Currently, the bill is set to target four fees: Event/entertainment fees, airline fees, early termination fees for tv/phone/internet services, and surprise resort/destination fees. However, I have heard from several sources that this will instead increase the total cost to consumers as firms will charge more to make up for lost revenue, raising prices until marginal revenue is equal to marginal cost. Would the bill ultimately be beneficial to consumers, or is it only a temporary fix?

  • $\begingroup$ You are asking for a crystal ball reading. Of course people who are harmed by this bill would like you to believe it will definitely increase costs and people who benefit would like you to believe it definitely decreases costs. $\endgroup$
    – user253751
    Feb 2 at 19:24
  • $\begingroup$ but I would point out: you were already paying those fees anyway, weren't you? so what is the problem with now paying for them as part of the price, instead of separate fees? $\endgroup$
    – user253751
    Feb 2 at 19:25
  • $\begingroup$ I suppose that makes sense. I guess I wasn't necessarily asking for a prediction, but more like what economic principles may say about this. $\endgroup$ Feb 2 at 19:58
  • 2
    $\begingroup$ The seller sets the price as high as they can, and the buyer accepts the lowest price they can. Can sellers set higher prices than they could before? Probably lower, actually, because previously the buyers didn't know about the price before they bought, and now that information is properly available up-front when making their decision. $\endgroup$
    – user253751
    Feb 2 at 20:14

1 Answer 1


You are asking question about effect across various completely different industries with varying industry structures so it is impossible to provide some concrete result, so this answer will only discuss it generally.

What you heard is correct assuming that these companies are perfectly competitive. If a company is perfectly competitive then indeed one can show that price (which is marginal revenue for company) will be equal to marginal cost ($p=MC$) and in such case companies would just translate these costs to their general prices (see discussion in any Microeconomic textbook for example Frank Microeconomics and Behavior). In addition, those fees were there presumably to also set up incentives to discourage behavior this might lead to even higher costs than just having the fees which would further increase the prices.

However, if firms are not perfectly competitive the point about cost increase being reflected in prices is no longer guaranteed. Outside perfect competition $p=MC$ is no longer guaranteed, although it can occur in certain situations (see ibid or Belleflamme & Peitz IO book for some examples). Generally non-competitive firms will have pricing given by some markup that depends on various factors, most importantly price elasticity of demand (Belleflamme & Peitz Industrial Organization ch 3). In such case we have some $p= \mu MC$ with $\mu \geq 1$.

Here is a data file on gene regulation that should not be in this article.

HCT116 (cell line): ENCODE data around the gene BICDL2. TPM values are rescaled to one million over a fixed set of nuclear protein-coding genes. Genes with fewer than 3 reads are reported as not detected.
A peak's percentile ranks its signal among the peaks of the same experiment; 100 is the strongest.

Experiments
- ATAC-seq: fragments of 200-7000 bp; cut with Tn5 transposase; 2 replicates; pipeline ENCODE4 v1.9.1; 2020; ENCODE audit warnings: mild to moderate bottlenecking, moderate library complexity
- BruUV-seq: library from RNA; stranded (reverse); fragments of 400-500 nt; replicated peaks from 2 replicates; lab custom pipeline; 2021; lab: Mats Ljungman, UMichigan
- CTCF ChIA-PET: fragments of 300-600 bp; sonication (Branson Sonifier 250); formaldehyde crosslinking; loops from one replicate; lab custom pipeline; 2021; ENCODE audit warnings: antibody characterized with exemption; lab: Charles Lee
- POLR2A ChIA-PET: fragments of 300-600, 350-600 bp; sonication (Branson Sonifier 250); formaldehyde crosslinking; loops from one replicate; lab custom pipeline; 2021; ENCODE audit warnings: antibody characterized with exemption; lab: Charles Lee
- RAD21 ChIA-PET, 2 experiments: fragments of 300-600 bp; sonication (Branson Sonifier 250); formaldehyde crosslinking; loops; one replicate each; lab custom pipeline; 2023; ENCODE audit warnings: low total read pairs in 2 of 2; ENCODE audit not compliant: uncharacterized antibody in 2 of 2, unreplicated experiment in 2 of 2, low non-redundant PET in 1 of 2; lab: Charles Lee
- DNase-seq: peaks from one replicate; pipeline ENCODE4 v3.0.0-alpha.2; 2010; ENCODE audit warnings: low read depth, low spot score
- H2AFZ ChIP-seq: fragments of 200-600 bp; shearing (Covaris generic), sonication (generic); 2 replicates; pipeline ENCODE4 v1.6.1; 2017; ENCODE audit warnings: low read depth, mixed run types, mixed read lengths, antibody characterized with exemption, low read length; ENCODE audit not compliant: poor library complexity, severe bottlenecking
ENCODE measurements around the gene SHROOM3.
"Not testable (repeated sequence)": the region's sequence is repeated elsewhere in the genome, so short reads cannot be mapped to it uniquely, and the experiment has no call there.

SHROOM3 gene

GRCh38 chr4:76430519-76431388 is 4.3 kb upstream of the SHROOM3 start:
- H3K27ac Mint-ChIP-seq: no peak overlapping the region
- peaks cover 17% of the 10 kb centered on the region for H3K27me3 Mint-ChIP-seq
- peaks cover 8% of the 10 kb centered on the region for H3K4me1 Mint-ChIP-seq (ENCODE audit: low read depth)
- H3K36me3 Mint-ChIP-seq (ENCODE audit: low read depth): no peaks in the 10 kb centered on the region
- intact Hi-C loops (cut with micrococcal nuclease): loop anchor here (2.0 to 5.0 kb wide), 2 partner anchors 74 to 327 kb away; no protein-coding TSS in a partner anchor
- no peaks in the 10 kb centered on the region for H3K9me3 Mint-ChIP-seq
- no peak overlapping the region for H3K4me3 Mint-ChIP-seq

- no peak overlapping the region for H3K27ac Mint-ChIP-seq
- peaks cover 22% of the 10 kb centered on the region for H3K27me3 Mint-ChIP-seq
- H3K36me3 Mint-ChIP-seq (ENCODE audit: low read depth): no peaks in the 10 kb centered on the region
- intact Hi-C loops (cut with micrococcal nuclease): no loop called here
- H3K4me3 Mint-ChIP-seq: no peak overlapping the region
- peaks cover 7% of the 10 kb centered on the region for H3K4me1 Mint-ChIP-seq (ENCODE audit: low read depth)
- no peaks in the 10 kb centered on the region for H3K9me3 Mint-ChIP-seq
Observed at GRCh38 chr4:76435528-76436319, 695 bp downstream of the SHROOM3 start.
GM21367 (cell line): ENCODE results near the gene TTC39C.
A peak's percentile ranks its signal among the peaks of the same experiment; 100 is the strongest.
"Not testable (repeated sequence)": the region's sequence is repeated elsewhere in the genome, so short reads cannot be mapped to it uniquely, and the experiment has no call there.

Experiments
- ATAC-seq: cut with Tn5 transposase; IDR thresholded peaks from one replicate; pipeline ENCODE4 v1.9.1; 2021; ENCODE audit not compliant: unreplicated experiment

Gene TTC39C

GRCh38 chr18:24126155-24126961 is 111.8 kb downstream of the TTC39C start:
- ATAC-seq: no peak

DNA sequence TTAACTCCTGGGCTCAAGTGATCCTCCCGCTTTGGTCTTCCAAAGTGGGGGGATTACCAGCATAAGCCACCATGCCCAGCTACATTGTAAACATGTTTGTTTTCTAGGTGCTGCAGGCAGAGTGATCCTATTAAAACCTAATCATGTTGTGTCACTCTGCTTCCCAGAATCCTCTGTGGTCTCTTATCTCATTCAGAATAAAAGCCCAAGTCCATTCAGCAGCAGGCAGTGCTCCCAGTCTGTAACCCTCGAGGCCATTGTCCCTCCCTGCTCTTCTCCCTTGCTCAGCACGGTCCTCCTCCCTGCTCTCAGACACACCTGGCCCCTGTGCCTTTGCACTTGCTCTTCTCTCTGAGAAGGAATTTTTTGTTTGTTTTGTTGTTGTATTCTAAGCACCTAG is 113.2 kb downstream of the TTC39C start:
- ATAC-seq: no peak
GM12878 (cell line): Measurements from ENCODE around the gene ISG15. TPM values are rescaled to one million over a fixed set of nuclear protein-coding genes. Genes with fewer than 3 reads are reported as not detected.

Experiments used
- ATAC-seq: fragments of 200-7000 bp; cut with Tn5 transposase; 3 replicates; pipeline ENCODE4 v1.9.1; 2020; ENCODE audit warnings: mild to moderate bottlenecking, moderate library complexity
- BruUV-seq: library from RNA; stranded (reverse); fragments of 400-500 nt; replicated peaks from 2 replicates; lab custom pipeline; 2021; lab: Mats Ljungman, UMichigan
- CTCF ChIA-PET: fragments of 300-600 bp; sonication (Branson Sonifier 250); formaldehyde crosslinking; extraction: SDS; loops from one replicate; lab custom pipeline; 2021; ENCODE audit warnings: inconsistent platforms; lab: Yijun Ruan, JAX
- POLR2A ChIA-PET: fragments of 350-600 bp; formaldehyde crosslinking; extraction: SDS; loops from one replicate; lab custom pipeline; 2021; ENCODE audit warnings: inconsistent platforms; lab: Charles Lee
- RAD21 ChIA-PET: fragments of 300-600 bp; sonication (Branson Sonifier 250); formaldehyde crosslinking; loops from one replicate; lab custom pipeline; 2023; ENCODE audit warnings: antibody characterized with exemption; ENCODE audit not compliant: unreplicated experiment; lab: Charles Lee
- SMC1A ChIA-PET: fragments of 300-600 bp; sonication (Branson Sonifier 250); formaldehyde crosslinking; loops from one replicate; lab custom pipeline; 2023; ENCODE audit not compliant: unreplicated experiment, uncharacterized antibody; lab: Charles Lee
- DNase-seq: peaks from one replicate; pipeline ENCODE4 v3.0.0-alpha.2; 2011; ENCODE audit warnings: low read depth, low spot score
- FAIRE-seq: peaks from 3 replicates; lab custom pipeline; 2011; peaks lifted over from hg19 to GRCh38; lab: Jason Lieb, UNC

Now as long as $\mu>1$ it is technically possible for company to not raise prices when costs increase as company could in principle simply lower its markup. As was already mentioned markup is a function of price elasticity of demand ($\epsilon_d$). When prices change elasticity usually changes as well (unless we deal with a special case demand function exhibiting constant $\epsilon_d$), so typically any price change would trigger some change in markup. What change in markup will occur is impossible to say without knowing some parameters that have to be estimated, we can just say that higher $\epsilon_d$ means lower markup and vice versa. Also markup could also depend on richer set of variables depending on what model we are dealing with, but elasticity is the major one to take into consideration.

Hence, depending what happens to markup which could go either up or down prices could increase more than marginal cost or less than marginal cost. If markup was sufficiently high and drops now in principle the increase in marginal cost could be even fully offset by drop in markup. It is impossible to say much more without empirical analysis of the effect on some industry.

The best one can do is to say that in highly competitive segments such as regular hotels or entertainment prices will likely rise when marginal costs raise, whereas when it comes to less competitive segments such as some fancy resort that offers unique experience the effect will be ambiguous. Such resort might be forced to absorb the cost increase by lowering its markup if elasticity of demand is high, or might actually increase prices more than marginal cost increase if elasticity of demand is low.


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